Bethlehem residents will file into local polling places to vote on Nov. 6. The Brown and White spoke to North and South Bethlehem residents about the upcoming midterm election.
Some local residents said they have noticed more young people voting in recent elections and many agree that there are high stakes for this election.
The Democratic party has the opportunity to take control of the House of Representatives and Senate and oppose President Donald Trump’s agenda. The Republican party could put a firm hold on its current position if it manages to keep its majority in both the House and the Senate.
Q: What are your thoughts on the election, and why is it important to vote?
Kevin Barron, a structural engineer and North Bethlehem resident: I am not very political myself, and I am registered as an independent. I think both sides have their pluses and minuses, however, I am leaning Democratic because I have no affinity for Donald Trump. I always go to vote, and I urge everyone to go out and vote.
Aaron Dillenbeck, a cafe executive officer and a South Bethlehem resident: I believe that getting out and voting is the most important thing. This upcoming midterm election is more important than any midterm election in recent history. I voted in the last presidential election. Usually, during midterms, the Republican turnout is generally higher, but I expect more Democrats — especially younger people — to go out and vote this time.
Aflexer Illick, a landlord and North Bethlehem resident: I have been living on the North Side for over 50 years, and I have been going to vote since I turned 21. I think that it is critical to vote because it is essential to send a message to the politicians in Washington. I am excited to go out and vote against Donald Trump’s party because the president is all talk, and he contradicts his own words over and over again.
Nano Gomez, the owner of MVNMT Boutique, located in South Bethlehem: I am hoping for change in the upcoming midterms, and I want to see a different president soon. I didn’t vote in the last election, however, I am definitely going to vote in this election. I urge everyone to go vote so that democracy can win.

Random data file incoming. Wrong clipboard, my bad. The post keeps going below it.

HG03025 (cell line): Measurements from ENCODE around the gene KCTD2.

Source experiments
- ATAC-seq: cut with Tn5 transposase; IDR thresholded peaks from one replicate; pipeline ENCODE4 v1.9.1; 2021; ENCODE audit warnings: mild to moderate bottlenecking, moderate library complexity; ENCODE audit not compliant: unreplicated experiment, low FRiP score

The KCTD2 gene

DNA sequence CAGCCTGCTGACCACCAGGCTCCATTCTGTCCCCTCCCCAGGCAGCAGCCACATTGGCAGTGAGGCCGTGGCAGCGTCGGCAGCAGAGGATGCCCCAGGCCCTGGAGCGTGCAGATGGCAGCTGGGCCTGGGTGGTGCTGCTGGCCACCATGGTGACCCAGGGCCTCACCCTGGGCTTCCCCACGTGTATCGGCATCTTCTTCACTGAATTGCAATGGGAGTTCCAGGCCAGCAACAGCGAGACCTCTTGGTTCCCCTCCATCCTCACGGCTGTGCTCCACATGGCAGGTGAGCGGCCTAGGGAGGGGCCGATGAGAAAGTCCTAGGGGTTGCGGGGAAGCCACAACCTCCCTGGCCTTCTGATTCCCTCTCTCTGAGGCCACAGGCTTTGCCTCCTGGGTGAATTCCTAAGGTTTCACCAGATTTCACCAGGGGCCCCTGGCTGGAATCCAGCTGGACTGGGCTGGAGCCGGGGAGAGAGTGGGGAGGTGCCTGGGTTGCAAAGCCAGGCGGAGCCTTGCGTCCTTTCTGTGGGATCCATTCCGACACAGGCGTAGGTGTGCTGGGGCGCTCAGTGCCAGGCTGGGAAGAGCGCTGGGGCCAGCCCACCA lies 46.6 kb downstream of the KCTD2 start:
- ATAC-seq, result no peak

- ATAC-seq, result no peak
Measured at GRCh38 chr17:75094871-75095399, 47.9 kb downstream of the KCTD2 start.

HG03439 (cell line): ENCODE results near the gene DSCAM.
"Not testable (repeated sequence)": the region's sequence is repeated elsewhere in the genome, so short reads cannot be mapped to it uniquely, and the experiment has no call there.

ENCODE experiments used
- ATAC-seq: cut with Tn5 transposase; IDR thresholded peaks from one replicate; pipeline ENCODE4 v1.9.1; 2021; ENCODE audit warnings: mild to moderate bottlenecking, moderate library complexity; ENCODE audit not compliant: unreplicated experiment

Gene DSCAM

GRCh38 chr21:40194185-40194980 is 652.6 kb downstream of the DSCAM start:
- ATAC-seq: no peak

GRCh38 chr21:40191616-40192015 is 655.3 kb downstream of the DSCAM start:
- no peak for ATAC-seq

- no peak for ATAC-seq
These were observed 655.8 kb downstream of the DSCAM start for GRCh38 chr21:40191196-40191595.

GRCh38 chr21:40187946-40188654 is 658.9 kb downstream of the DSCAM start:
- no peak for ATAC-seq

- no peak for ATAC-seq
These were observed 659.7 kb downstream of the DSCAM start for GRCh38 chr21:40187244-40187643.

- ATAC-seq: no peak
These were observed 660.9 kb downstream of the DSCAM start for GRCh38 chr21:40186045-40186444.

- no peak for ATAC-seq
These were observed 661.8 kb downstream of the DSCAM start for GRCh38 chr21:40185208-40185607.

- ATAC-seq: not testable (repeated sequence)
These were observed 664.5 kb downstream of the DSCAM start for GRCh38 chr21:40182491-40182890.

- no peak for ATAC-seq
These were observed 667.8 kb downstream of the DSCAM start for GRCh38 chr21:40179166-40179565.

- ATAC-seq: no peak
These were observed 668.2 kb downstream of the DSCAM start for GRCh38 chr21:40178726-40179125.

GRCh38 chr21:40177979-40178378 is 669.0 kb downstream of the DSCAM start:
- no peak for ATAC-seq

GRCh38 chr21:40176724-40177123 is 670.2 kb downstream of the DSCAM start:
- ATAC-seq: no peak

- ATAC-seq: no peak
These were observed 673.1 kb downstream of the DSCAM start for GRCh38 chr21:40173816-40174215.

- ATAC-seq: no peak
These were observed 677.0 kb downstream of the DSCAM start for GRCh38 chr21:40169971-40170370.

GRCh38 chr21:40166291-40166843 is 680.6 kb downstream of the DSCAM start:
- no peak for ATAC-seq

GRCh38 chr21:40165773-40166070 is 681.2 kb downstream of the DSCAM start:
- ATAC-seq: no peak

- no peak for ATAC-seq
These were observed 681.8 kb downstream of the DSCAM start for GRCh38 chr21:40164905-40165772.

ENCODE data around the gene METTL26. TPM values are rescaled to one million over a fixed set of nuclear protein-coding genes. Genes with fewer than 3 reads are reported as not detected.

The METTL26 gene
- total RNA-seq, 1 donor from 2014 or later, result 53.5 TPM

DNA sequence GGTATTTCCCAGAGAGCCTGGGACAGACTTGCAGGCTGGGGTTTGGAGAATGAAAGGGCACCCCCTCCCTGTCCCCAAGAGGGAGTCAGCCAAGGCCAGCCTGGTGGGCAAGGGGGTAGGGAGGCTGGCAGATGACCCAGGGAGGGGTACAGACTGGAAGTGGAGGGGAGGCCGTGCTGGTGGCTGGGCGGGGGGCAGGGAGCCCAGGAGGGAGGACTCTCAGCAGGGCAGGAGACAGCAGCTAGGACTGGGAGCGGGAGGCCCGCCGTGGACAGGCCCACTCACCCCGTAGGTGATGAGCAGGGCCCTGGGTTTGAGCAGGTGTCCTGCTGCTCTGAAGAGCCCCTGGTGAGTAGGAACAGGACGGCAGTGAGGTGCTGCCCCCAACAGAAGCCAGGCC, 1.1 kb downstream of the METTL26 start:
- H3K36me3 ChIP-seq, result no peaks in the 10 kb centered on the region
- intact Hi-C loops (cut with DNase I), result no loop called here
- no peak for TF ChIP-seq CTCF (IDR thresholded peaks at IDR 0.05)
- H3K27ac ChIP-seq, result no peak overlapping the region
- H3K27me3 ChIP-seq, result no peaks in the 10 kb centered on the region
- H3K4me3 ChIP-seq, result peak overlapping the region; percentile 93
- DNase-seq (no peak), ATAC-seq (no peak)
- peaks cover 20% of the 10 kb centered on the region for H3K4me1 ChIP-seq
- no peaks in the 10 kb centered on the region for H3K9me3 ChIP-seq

Q: Do you see any visible divide between North and South residents?
Barron: I would say that the divide is rooted in history and dates back to the Bethlehem Steel days. The houses on the North Side belonged to Bethlehem Steel executives, while the houses on the South Side belonged to the labor class of the company. Politics today (are) so divided, and both sides try to roadblock each other every step of the way. I believe that younger generations don’t see race and color. However, older generations still can’t let it go.
Dillenbeck: Both sides of the city are not necessarily divided. The North Side is slightly more upscale, and living costs are more expensive. Bethlehem is the 7th Congressional District of Pennsylvania, and this district is usually a blue district. Susan Wild, the Democratic candidate, is currently favored to win. Over the past few years, there has been a revitalization of the South Side, and both sides are getting better at building a community together.
Rose Camp, a pollster and North Bethlehem resident: I don’t notice a visible divide on both sides of the city anymore as I spend a significant portion of my time on the South Side due to my job and also because my church is located on that side of the city. Older people in the area tend to be more Republican, however, a lot of people vote against the way they are registered. I even changed my registration from the last election. I have seen more young voters show up to polling stations in recent years, and I believe that even more young voters will show up to vote this upcoming election.
Sean Kashon, ’19, a Lehigh student and South Bethlehem resident: The divide between the two sides only exists historically. I used to visit Bethlehem as a child, and the differences between the two sides that existed back then have mostly been eliminated.
Q: In which direction do you think the country is headed?
Illick: We all have to help each other succeed, but Donald Trump’s “America first” rhetoric is having an adverse effect on our ties with countries across the world. I didn’t like what he said to world leaders during his recent speech at the United Nations Headquarters.
Gomez: I think that the country is heading in a positive direction economically, however, I don’t think it is solely because of the current administration. The work all the previous presidents put in should also be recognized.
Camp: Our country has never been this divided, and it will be interesting to observe how many people go and vote in this upcoming election. I think more people will go and vote in this election because everyone is revved up.
Kashon: Due to the current administration, we have seen a rise in nationalism all over the country. There are more people now that oppose things like immigration and free trade. We are going through unprecedented times, and the president name-calling people regularly over Twitter increases the divide in our country.